In all honesty, this is not a book I would have normally picked up off the shelf in a bookstore. It isn’t my normal cup of tea in terms of plot line. I certainly wasn’t sure what to expect from the front cover and I haven’t read a kindle book on my phone for a while. However, thankfully, I was asked to read this by a friend. So, dutifully, I downloaded the book onto my phone and sat down with a cup of coffee (decaf – 2 months (ish) clean of caffeine – yay!).
I did find the beginning of the book a little intense to read. There is a lot of dark, descriptive gore in the first couple of chapters – so I wouldn’t recommend this to any sensitive souls out there. As a result it took me a little time to really connect with the tale so my initial progress was pretty slow (not helped by the knitting projects I started around chapter 4).
Really wanting to finish the tale – I’ve managed to make some serious progress on the book this week (I’ve actually managed to finish it). It has been a case of making a concerted effort to move away from my desk and actually read at lunch. But it has been so worth it. There has not been a single chapter that hasn’t made me laugh out loud at something.
Around about 40ish % through the tale a really strong plot line started to kick in. The beginning become a really solid introduction to the tale, situation and then current scenario in the backdrop of this. I had the same experience with Game of Throne (part 1) so a slow start isn’t something that should put you off. Once you reach this point, it’s difficult to find the willpower to stop reading. If you want me to pick one word to describe this tale I would definitely class it as SURREAL.
I discovered new career paths such as “Human Demolition Services” (it does what it says on the tin) and about evil organisations all set out to kill you (in a colourful variety of methods). The tale also includes many satirical characters so ridiculous that you can’t help but wet yourself with laughter at the description.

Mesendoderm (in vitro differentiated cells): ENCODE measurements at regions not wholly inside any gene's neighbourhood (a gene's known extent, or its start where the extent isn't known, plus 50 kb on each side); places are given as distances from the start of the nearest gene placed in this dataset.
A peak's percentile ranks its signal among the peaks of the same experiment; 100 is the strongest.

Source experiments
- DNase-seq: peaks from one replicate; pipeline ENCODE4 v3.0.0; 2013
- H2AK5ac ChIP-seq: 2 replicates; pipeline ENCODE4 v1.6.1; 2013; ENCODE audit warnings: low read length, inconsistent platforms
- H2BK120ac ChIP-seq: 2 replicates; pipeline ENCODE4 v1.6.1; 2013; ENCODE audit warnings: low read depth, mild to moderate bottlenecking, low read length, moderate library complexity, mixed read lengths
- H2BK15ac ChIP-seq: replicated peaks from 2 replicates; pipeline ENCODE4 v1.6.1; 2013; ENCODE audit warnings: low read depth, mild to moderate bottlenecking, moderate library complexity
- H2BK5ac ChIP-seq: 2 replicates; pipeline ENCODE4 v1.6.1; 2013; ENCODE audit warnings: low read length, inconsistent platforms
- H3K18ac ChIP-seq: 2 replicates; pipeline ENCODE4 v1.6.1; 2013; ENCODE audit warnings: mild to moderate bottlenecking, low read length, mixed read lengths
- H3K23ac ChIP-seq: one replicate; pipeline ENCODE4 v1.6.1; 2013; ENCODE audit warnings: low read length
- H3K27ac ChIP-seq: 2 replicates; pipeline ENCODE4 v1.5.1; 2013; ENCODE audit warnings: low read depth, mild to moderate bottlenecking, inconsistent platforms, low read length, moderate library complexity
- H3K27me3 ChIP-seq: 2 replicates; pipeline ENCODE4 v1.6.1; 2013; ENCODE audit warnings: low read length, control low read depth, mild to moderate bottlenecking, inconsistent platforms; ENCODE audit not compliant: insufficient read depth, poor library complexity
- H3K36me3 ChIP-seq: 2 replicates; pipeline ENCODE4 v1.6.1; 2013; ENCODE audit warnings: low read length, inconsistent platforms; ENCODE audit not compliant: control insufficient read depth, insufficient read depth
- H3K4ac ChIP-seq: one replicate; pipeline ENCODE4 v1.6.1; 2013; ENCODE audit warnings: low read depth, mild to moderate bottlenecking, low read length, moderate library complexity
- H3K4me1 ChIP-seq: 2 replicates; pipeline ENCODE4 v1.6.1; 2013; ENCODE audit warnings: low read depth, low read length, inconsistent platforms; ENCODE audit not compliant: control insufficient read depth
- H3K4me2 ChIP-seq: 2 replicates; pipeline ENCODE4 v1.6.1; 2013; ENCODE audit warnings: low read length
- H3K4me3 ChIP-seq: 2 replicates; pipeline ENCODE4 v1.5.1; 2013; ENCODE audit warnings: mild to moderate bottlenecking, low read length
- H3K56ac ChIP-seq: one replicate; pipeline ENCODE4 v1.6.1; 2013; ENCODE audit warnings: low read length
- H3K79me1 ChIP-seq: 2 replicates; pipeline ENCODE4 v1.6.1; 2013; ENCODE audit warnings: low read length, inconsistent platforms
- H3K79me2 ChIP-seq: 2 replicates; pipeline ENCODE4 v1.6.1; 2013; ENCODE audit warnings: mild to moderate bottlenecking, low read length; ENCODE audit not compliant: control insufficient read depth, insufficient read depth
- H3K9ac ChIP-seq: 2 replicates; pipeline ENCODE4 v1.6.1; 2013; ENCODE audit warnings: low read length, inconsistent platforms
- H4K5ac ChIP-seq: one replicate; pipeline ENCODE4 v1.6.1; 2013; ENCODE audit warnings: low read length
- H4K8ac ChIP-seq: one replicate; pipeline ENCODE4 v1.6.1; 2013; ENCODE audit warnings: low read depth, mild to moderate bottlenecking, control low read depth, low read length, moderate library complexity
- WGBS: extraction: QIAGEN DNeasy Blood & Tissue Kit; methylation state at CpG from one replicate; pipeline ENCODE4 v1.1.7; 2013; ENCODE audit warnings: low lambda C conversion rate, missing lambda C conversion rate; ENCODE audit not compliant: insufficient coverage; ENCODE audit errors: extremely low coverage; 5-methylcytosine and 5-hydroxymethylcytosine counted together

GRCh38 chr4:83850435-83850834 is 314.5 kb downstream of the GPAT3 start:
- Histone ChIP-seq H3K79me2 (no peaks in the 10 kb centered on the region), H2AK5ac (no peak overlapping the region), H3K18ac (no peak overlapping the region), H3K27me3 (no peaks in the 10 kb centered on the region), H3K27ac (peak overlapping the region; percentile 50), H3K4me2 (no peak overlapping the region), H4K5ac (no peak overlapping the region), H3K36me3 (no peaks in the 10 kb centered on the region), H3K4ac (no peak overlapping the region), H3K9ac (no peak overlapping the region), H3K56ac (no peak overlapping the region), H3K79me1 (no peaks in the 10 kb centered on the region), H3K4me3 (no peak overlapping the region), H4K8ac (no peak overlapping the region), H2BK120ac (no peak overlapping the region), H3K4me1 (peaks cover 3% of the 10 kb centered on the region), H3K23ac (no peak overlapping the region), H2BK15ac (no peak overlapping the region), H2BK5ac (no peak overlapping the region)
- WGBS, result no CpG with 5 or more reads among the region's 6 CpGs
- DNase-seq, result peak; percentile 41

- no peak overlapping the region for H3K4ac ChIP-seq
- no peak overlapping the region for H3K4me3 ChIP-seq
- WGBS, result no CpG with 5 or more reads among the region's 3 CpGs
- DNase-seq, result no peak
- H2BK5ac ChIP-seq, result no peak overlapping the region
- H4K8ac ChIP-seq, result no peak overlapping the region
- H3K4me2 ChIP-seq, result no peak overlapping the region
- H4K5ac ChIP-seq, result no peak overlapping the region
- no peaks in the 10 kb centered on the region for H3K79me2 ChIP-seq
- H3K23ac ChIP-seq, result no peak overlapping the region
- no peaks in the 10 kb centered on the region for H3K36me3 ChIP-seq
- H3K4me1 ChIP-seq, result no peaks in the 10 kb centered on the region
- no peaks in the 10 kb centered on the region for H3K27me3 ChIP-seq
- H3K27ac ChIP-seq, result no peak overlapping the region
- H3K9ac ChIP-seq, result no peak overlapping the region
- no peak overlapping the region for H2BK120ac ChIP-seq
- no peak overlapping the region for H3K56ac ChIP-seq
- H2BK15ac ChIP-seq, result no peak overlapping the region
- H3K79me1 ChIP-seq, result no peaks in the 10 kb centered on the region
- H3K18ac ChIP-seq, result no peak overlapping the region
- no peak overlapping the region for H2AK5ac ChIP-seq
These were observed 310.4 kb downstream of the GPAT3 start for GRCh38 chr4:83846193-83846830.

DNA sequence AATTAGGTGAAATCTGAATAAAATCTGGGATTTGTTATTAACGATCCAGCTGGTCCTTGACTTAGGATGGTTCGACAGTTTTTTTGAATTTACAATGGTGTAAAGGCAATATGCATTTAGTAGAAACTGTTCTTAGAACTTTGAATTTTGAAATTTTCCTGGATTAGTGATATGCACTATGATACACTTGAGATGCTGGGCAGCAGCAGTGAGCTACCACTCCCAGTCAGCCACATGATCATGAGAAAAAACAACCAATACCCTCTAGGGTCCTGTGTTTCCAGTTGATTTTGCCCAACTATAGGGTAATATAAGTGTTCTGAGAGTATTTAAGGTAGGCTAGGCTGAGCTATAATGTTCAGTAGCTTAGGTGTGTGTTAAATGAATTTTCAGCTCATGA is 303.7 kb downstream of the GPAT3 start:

Keith has judged the amount of humour to mix into his plot line perfectly. It’s so well balanced and really contrasts from some of the darkness bubbling under the surface of his main character (Ross). It also helps release some of the dramatic tension he manages to create. In the future, I would love to see this book voiced as an audiobook. The humour and strong characterisation of Ross really lends itself to this type of medium. I can only image that it would make the contrasting elements described above even more pronounced.
I’d really like to thank Keith for asking me to read this. It was a great experience and I look forward to his future novels. Since publishing this on the kindle he has also had some short stories published. So I will find out where you can see those and insert links below later.
If you’d rather read a good, trusty paperback – you can now also have that option. Only £6.50 🙂 You can buy it in paperback or download it from here: The Boss Killers: Bad day at the office? Call The Boss Killers